In Germany, the topic of migration, flight and asylum is historically highly emotionally charged. Large sections of the population did not agree with the government's course since 2015. The attempt to create a welcoming culture can be seen as a failure. Both CDU / CSU and SPD had to cope with heavy defeats, the extreme political positions: both, the AfD and the Greens, were strengthened on the migration question. The German borders were too open for AfD voters, for supporters of the Greens too closed. The position of the federal government, however, was unclear. Rhetorically strongly moralizing and open for immigrants and refugees, it was working secretly towards limiting immigration. More symbolic gestures were used, such as the admission of some children and adolescents from camps such as Moria in Greece. This also showed the contradictory nature of German politics. Luxembourg's Foreign Minister Jean Asselborn asked Germany to do more and to explain its policies clearly. The majority of the migrants are young Muslim men and only very few are children or orphans or girls. Family reunification should therefore be expected. The twelve teenagers who had been flown to Luxembourg would thus become 50, and with 50 children for Germany, 250 additional migrants can be expected later (see Müller 11.04. 2020). Germany, however, refused this openness and insisted that it wanted to save seriously ill children, preferably girls and orphans, and that it would not want that the families join the children later. It was only when the Greek authorities made clear that the group that Germany wanted did not exist and that the seriously ill could not board a plane without any preparations tomorrow, and agreement was reached on the admission of mostly male, young and healthy migrants. Greek authorities made it clear that: "(…) of the 5000 children in Moria, 93% are male, 90% are over 14 years old, 44% Afghans, 21% Pakistanis and only 11% are Syrians" (ibid.). However, this was not really discussed in the media, Germany officially continues to save groups of people that hardly exist in reality, or as it was stated in a Bundestag proposal from March 2020, which called for the admission of 5000 migrants: "Children, pregnant women and traumatized people" (Spiegel. online 04.03.2020). Asselborn's call to be more honest was also shortened in the most prominent news program Tagesschau, for example, to an appeal for the admission of more migrants.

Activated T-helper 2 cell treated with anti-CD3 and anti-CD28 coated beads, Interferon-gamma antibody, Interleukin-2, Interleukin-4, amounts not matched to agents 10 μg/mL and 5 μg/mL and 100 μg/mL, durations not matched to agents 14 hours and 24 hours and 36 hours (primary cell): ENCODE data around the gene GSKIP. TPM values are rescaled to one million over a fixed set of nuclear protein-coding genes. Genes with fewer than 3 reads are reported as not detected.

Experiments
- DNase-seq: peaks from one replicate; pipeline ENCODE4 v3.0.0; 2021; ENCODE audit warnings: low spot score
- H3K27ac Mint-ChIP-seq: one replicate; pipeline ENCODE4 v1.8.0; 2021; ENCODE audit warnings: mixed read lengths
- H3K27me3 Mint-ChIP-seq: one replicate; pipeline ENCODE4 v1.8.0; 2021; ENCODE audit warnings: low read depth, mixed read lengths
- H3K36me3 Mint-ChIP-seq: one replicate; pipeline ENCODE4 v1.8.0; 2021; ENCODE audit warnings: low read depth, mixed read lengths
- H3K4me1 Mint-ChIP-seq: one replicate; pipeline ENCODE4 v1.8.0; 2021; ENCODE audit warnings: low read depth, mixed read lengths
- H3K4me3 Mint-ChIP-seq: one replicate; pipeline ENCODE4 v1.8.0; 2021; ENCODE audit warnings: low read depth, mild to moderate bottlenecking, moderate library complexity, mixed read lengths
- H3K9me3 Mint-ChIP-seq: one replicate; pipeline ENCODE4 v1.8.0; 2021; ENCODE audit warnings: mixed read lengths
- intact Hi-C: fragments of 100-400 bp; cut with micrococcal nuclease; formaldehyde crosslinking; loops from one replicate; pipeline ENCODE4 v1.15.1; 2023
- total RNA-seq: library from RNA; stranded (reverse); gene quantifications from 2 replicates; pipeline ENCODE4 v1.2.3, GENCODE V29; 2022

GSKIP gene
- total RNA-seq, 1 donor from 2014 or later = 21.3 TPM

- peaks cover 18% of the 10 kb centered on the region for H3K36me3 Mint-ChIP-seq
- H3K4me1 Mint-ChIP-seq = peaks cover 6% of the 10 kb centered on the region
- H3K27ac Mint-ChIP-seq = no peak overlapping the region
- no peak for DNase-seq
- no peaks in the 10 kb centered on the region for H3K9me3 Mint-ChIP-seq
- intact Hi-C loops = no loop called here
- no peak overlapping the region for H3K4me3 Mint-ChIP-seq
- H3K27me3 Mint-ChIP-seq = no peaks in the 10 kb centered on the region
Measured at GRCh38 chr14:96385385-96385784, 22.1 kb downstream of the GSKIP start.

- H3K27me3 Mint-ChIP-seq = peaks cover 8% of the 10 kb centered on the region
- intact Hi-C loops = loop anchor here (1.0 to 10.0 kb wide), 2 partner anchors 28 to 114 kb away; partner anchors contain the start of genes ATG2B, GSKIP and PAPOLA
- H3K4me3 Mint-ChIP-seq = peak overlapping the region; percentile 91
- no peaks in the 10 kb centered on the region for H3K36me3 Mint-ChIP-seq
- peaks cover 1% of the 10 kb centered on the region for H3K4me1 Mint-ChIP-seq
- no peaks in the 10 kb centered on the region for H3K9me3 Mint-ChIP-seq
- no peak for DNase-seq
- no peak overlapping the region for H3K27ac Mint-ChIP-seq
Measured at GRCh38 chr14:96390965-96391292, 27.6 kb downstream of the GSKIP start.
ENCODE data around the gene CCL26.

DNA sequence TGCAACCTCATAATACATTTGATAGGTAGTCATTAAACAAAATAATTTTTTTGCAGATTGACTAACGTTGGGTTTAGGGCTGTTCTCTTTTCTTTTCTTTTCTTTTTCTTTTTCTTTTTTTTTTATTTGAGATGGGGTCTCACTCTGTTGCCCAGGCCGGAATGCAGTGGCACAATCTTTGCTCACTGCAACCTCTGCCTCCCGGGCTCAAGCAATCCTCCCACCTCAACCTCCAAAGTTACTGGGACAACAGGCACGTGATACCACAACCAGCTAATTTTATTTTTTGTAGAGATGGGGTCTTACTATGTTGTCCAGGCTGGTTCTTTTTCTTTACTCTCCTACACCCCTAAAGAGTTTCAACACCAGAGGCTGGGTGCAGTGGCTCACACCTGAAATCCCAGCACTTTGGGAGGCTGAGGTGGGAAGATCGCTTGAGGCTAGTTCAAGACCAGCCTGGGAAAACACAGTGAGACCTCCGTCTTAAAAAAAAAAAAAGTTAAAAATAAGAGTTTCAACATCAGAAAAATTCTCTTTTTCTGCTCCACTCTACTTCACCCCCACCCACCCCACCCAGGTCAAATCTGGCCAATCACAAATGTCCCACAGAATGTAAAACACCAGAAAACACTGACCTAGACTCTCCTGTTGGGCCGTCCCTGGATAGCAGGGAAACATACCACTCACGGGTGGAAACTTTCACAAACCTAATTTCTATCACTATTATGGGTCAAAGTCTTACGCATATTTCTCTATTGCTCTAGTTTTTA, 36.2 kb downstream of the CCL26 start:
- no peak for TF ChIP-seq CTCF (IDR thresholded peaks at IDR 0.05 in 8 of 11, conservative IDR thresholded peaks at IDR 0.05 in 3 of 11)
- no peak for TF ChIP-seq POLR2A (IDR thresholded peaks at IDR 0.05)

For other countries, this behavior of the German government is often not understandable, since it is not based on facts and is propagated morally as a counter-image of Germany to replace the image of the country being bound to the years of 1933-45. On the other hand, one does not want the events of 2015 to be praised too aggressively in terms of foreign policy, since from the German perspective they have to remain an exception and a repetition would certainly overwhelm the country. An exception for which one expects the praise of the world community, but on the other hand one does not want to talk about. The journalist Robin Alexander, who is considered the German chronicler of the events of 2015, aptly summarizes this paradox: "(2015) was an outstanding achievement that must never be repeated" (Alexander 2017 p.277). Germany therefore tries to share the burdens of migration, but for historical reasons refuses to define migrants and refugees as burdens. Rather, migration is positive and would strengthen the economy. Opportunities are overstressed, risks negated, downplayed or even ridiculed. In addition, Germany is legally bound and must accept migrants, such as those rescued from distress at sea. Here the government takes over the style of left-wing NGOs. The fact that those rescued from distress are hardly refugees, all voluntarily went to Northern Africa and mostly also deliberately brought themselves into distress is not addressed. Obvious integration problems are also not addressed, and the emergence of right-wing and Islamist terror cells is not attributed to migration, but described as a self-made problem of the German society and its failures to meet the needs of immigrants.